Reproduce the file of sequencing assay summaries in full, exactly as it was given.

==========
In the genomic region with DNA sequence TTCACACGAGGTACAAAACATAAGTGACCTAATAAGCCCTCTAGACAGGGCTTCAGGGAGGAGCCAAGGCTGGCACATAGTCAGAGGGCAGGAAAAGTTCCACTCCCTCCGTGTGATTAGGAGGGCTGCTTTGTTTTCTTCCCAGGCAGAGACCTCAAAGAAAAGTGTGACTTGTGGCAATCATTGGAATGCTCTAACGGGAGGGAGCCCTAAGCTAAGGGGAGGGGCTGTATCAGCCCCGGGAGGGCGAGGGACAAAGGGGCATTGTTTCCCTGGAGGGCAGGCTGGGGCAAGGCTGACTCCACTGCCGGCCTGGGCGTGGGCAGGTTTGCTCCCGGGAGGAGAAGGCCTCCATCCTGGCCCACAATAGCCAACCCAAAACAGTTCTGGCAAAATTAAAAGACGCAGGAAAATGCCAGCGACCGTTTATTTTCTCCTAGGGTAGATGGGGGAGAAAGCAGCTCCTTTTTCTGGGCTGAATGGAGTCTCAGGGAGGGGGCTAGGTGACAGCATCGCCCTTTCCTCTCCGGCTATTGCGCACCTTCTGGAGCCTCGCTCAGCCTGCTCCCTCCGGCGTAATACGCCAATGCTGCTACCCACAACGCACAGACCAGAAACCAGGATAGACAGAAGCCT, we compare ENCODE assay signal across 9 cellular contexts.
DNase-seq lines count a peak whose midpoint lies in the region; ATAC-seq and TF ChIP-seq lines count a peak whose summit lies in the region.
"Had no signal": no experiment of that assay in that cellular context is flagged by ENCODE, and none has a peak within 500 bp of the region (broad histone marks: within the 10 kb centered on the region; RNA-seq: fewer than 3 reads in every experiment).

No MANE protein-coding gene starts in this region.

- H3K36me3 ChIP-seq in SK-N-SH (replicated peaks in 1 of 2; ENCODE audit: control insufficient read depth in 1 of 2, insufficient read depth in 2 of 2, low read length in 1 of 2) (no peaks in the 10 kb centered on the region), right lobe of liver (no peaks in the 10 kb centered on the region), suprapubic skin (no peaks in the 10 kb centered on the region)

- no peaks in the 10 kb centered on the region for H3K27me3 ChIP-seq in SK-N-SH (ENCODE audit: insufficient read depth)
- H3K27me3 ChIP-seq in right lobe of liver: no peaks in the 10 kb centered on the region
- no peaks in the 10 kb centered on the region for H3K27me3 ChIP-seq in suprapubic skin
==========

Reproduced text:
In the genomic region with DNA sequence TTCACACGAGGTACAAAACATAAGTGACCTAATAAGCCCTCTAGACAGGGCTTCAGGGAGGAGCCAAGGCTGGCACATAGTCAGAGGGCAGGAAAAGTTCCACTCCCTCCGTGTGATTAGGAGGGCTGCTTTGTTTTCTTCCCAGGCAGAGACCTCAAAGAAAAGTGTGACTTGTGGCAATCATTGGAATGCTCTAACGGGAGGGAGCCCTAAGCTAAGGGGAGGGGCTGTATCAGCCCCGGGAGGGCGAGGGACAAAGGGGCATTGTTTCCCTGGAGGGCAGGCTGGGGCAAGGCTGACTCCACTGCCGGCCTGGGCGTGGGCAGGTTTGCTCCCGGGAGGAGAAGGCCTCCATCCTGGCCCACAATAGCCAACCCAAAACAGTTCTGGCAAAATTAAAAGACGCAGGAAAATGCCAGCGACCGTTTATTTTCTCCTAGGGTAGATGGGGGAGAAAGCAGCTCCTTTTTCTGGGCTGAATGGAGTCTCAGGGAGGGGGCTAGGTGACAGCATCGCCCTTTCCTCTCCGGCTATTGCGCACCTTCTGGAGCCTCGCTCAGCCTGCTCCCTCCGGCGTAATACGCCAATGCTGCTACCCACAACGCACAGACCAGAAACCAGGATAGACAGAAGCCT, we compare ENCODE assay signal across 9 cellular contexts.
DNase-seq lines count a peak whose midpoint lies in the region; ATAC-seq and TF ChIP-seq lines count a peak whose summit lies in the region.
"Had no signal": no experiment of that assay in that cellular context is flagged by ENCODE, and none has a peak within 500 bp of the region (broad histone marks: within the 10 kb centered on the region; RNA-seq: fewer than 3 reads in every experiment).

No MANE protein-coding gene starts in this region.

- H3K36me3 ChIP-seq in SK-N-SH (replicated peaks in 1 of 2; ENCODE audit: control insufficient read depth in 1 of 2, insufficient read depth in 2 of 2, low read length in 1 of 2) (no peaks in the 10 kb centered on the region), right lobe of liver (no peaks in the 10 kb centered on the region), suprapubic skin (no peaks in the 10 kb centered on the region)

- no peaks in the 10 kb centered on the region for H3K27me3 ChIP-seq in SK-N-SH (ENCODE audit: insufficient read depth)
- H3K27me3 ChIP-seq in right lobe of liver: no peaks in the 10 kb centered on the region
- no peaks in the 10 kb centered on the region for H3K27me3 ChIP-seq in suprapubic skin